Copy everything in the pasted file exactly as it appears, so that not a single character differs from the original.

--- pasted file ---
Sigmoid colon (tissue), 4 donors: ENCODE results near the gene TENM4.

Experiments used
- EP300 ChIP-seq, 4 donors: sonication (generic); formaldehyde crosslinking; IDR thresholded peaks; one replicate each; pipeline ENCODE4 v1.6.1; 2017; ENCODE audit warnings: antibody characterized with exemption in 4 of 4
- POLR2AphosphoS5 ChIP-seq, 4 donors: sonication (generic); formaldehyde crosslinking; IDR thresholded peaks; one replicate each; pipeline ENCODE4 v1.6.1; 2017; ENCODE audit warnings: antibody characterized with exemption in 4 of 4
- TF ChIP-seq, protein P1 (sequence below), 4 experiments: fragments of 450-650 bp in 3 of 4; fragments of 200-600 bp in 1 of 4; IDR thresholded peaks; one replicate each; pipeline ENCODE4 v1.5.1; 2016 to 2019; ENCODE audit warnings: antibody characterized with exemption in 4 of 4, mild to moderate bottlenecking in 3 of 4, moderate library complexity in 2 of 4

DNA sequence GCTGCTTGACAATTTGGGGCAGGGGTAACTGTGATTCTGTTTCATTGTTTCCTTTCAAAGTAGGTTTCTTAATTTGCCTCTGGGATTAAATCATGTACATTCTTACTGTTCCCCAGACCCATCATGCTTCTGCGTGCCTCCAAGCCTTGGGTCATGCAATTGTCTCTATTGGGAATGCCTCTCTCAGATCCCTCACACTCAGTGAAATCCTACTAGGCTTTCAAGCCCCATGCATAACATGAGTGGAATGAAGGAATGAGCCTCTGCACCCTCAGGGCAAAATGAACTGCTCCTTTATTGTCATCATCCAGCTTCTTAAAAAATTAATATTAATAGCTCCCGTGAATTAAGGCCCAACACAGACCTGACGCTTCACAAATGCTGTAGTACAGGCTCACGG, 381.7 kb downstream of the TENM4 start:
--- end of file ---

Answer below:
Sigmoid colon (tissue), 4 donors: ENCODE results near the gene TENM4.

Experiments used
- EP300 ChIP-seq, 4 donors: sonication (generic); formaldehyde crosslinking; IDR thresholded peaks; one replicate each; pipeline ENCODE4 v1.6.1; 2017; ENCODE audit warnings: antibody characterized with exemption in 4 of 4
- POLR2AphosphoS5 ChIP-seq, 4 donors: sonication (generic); formaldehyde crosslinking; IDR thresholded peaks; one replicate each; pipeline ENCODE4 v1.6.1; 2017; ENCODE audit warnings: antibody characterized with exemption in 4 of 4
- TF ChIP-seq, protein P1 (sequence below), 4 experiments: fragments of 450-650 bp in 3 of 4; fragments of 200-600 bp in 1 of 4; IDR thresholded peaks; one replicate each; pipeline ENCODE4 v1.5.1; 2016 to 2019; ENCODE audit warnings: antibody characterized with exemption in 4 of 4, mild to moderate bottlenecking in 3 of 4, moderate library complexity in 2 of 4

DNA sequence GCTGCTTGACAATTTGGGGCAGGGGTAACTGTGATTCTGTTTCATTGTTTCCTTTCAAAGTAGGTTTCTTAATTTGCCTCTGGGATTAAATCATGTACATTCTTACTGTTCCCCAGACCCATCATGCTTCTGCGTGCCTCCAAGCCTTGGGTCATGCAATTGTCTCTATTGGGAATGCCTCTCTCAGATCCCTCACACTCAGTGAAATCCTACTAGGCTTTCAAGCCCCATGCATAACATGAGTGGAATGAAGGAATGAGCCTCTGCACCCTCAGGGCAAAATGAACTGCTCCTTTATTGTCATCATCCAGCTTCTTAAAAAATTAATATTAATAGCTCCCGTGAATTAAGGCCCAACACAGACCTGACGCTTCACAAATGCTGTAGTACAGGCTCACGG, 381.7 kb downstream of the TENM4 start: